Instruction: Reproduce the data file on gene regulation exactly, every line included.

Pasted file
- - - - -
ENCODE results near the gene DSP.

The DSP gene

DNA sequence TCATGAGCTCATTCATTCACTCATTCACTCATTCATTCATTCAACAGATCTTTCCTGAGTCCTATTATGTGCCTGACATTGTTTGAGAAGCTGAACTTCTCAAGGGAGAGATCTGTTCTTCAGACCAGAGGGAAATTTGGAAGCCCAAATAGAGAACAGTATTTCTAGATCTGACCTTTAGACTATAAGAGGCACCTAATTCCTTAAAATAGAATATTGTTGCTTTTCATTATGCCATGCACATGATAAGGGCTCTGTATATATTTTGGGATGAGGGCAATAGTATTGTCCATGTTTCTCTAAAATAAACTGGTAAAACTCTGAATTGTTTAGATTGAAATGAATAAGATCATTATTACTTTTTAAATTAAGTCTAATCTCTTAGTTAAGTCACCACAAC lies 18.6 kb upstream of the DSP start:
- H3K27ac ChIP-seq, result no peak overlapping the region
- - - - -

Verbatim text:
ENCODE results near the gene DSP.

The DSP gene

DNA sequence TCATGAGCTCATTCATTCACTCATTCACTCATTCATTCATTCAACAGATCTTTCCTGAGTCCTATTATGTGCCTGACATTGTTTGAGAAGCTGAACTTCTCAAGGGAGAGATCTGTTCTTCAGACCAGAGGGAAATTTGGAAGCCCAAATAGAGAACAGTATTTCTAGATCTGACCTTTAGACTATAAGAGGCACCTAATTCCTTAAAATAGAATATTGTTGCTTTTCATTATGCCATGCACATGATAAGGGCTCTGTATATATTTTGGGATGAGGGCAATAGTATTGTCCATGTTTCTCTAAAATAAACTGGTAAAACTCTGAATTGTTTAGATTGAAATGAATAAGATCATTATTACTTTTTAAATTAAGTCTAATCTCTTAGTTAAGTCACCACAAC lies 18.6 kb upstream of the DSP start:
- H3K27ac ChIP-seq, result no peak overlapping the region